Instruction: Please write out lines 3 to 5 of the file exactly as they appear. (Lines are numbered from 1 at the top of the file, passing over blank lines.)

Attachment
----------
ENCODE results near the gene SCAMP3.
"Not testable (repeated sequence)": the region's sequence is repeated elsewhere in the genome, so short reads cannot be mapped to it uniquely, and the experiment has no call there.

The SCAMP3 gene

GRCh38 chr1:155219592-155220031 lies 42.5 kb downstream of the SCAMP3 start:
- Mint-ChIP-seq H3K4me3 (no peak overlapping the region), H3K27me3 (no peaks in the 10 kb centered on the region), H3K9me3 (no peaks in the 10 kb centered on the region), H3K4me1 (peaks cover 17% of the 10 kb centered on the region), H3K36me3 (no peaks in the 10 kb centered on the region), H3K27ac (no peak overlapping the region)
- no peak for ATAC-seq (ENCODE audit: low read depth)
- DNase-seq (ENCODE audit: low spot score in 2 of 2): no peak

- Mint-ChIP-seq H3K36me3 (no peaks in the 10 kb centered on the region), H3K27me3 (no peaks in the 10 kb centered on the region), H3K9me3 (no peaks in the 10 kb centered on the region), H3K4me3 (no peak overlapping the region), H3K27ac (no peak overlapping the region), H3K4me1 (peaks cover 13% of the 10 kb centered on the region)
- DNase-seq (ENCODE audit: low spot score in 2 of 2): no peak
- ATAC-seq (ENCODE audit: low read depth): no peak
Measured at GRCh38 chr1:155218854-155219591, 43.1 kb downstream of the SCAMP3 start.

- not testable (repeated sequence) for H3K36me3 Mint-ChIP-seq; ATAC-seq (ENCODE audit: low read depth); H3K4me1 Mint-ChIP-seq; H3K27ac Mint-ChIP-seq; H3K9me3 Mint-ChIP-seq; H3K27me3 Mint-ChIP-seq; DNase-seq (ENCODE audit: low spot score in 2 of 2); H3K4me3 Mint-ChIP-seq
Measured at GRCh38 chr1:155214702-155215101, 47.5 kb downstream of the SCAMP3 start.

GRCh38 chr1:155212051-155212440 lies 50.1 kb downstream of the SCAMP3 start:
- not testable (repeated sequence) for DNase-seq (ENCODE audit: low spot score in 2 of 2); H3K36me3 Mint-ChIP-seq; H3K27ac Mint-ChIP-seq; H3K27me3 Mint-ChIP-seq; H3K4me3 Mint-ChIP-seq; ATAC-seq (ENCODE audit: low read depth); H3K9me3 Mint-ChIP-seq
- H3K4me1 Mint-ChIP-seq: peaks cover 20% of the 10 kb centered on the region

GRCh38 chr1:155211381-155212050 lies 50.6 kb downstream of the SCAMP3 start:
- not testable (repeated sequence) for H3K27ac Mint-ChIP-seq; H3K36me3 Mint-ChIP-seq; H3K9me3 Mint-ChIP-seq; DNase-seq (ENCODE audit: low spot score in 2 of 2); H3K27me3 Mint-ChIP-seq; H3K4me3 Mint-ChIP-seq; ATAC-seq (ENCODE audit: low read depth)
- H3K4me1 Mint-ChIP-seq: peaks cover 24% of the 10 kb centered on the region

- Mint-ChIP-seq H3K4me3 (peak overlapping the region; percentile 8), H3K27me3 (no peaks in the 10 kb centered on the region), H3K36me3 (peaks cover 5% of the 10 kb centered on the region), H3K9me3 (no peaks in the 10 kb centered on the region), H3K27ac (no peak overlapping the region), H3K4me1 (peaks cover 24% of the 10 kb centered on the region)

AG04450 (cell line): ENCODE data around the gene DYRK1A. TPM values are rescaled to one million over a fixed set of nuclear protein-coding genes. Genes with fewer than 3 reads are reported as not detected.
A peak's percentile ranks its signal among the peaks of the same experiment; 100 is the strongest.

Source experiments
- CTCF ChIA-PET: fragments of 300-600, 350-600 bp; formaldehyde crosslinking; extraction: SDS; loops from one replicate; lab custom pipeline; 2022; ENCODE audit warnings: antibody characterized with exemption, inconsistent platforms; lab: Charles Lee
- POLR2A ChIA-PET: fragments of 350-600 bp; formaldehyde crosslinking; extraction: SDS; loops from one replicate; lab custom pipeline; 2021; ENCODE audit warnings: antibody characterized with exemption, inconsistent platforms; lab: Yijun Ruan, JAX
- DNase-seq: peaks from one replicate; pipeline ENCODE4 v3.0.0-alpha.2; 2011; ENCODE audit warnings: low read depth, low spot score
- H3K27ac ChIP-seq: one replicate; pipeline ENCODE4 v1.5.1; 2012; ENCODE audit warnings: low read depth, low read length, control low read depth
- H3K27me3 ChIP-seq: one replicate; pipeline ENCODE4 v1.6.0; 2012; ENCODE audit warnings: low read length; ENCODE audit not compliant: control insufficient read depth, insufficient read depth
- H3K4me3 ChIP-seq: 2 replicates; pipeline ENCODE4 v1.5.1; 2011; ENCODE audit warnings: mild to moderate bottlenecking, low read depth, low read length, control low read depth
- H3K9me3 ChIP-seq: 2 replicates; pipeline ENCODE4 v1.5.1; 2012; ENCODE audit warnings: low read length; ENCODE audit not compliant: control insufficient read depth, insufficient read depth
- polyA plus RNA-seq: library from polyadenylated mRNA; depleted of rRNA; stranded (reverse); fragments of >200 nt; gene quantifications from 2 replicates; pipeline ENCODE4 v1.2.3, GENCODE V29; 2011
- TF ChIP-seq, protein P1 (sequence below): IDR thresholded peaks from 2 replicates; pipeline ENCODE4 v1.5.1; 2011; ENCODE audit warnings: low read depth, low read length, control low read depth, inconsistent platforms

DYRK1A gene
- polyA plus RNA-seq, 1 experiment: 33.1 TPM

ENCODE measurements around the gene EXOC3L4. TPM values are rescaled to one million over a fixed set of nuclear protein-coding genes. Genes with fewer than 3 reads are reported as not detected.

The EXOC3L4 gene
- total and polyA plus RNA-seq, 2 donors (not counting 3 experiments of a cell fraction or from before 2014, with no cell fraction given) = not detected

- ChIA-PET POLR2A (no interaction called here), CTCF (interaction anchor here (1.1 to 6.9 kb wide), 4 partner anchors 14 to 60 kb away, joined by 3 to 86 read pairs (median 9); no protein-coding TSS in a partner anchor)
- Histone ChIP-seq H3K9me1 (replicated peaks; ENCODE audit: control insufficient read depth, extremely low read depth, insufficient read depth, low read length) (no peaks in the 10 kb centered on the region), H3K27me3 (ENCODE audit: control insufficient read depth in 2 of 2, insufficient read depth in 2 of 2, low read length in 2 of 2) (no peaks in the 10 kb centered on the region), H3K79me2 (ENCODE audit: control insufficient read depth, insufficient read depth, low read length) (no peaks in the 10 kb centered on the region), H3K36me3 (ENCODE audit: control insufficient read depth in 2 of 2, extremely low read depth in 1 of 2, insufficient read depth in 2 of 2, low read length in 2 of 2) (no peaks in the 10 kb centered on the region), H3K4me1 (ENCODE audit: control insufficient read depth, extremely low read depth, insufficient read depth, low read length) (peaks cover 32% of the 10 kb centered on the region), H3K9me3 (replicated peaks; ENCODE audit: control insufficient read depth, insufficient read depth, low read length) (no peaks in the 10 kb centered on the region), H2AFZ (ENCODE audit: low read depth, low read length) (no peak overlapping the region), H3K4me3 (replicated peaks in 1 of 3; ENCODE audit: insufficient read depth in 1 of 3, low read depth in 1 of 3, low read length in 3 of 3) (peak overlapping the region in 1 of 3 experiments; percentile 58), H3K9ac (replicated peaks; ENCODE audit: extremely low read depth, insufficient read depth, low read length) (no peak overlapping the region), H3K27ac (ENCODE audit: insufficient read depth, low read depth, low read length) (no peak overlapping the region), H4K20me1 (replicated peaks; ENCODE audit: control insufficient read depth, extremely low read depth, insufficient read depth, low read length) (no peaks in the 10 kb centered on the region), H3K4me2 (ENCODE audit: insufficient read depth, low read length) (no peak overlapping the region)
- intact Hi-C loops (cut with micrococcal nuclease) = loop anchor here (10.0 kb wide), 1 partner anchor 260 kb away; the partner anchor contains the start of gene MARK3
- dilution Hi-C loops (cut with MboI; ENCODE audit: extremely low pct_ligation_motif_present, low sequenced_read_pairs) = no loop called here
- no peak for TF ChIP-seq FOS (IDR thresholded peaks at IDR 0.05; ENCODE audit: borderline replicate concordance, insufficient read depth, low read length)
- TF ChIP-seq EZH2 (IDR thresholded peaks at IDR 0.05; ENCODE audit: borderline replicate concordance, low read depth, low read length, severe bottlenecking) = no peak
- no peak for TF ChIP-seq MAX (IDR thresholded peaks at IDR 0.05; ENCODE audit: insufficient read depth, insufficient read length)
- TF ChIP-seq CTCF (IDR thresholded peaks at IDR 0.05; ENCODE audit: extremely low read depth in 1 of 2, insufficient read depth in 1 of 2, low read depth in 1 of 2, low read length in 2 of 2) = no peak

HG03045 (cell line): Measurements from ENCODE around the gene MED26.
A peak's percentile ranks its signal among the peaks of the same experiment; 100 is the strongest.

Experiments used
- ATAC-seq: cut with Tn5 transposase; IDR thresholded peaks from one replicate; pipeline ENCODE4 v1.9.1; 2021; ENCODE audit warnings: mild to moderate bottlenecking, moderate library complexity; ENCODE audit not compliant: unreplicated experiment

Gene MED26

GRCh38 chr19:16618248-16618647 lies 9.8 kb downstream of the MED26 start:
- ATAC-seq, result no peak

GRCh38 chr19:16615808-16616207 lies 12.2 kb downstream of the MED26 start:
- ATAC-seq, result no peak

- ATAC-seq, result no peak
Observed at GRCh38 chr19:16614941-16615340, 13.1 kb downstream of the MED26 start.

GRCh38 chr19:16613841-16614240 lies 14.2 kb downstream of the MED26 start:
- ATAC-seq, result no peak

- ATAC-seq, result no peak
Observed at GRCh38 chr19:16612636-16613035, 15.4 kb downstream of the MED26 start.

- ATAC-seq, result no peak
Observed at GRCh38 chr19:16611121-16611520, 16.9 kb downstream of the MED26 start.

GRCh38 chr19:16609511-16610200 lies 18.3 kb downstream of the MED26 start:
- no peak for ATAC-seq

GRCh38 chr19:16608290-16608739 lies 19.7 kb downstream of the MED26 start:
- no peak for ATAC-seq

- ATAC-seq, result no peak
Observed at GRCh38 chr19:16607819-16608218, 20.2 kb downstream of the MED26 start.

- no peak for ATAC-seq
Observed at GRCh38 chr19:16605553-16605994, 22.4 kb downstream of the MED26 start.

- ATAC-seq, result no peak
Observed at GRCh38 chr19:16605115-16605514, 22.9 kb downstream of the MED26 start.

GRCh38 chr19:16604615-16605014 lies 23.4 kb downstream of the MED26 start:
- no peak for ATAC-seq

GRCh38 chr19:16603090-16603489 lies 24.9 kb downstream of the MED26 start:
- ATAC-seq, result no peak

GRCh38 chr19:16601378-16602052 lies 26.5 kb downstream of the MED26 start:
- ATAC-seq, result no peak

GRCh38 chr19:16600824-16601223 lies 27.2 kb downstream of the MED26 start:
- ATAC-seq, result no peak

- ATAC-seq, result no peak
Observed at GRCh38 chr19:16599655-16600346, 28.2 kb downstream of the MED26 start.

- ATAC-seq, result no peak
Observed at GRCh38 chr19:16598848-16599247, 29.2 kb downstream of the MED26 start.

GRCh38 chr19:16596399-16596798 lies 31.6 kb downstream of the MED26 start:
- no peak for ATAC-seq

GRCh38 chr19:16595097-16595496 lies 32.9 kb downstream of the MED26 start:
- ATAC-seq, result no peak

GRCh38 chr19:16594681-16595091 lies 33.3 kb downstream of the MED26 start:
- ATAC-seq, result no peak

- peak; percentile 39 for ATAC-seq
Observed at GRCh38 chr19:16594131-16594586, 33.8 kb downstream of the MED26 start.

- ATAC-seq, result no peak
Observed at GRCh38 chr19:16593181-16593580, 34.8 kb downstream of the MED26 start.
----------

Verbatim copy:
The SCAMP3 gene

GRCh38 chr1:155219592-155220031 lies 42.5 kb downstream of the SCAMP3 start:
- Mint-ChIP-seq H3K4me3 (no peak overlapping the region), H3K27me3 (no peaks in the 10 kb centered on the region), H3K9me3 (no peaks in the 10 kb centered on the region), H3K4me1 (peaks cover 17% of the 10 kb centered on the region), H3K36me3 (no peaks in the 10 kb centered on the region), H3K27ac (no peak overlapping the region)